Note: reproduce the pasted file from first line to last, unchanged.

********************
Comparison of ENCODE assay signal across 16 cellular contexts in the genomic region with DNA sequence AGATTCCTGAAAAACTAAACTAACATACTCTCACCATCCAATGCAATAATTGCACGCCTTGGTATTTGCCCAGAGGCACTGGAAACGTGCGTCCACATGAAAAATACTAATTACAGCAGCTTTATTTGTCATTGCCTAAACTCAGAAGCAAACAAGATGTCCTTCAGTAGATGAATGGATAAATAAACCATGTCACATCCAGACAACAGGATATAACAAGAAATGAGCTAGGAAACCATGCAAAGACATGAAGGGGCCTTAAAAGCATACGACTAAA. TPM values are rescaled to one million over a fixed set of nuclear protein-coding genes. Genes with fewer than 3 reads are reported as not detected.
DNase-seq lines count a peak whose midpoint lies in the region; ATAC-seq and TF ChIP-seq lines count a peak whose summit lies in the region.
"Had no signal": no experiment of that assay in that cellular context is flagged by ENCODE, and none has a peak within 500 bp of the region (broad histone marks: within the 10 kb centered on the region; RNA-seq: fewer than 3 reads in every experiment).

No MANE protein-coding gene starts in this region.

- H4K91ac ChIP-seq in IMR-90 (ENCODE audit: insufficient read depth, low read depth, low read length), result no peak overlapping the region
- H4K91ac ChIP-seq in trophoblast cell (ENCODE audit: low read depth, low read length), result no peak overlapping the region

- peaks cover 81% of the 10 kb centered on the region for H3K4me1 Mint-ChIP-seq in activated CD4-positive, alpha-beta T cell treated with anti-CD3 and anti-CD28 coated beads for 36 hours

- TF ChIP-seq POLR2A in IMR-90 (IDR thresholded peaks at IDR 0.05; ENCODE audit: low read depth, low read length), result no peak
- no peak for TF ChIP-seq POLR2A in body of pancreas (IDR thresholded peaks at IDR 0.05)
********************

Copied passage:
Comparison of ENCODE assay signal across 16 cellular contexts in the genomic region with DNA sequence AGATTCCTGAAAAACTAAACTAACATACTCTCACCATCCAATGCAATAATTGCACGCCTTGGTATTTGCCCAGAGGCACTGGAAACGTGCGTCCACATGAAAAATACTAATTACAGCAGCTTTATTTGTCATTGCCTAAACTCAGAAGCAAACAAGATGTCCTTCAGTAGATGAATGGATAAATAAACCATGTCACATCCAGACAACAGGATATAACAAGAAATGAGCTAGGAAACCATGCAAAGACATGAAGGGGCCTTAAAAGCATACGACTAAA. TPM values are rescaled to one million over a fixed set of nuclear protein-coding genes. Genes with fewer than 3 reads are reported as not detected.
DNase-seq lines count a peak whose midpoint lies in the region; ATAC-seq and TF ChIP-seq lines count a peak whose summit lies in the region.
"Had no signal": no experiment of that assay in that cellular context is flagged by ENCODE, and none has a peak within 500 bp of the region (broad histone marks: within the 10 kb centered on the region; RNA-seq: fewer than 3 reads in every experiment).

No MANE protein-coding gene starts in this region.

- H4K91ac ChIP-seq in IMR-90 (ENCODE audit: insufficient read depth, low read depth, low read length), result no peak overlapping the region
- H4K91ac ChIP-seq in trophoblast cell (ENCODE audit: low read depth, low read length), result no peak overlapping the region

- peaks cover 81% of the 10 kb centered on the region for H3K4me1 Mint-ChIP-seq in activated CD4-positive, alpha-beta T cell treated with anti-CD3 and anti-CD28 coated beads for 36 hours

- TF ChIP-seq POLR2A in IMR-90 (IDR thresholded peaks at IDR 0.05; ENCODE audit: low read depth, low read length), result no peak
- no peak for TF ChIP-seq POLR2A in body of pancreas (IDR thresholded peaks at IDR 0.05)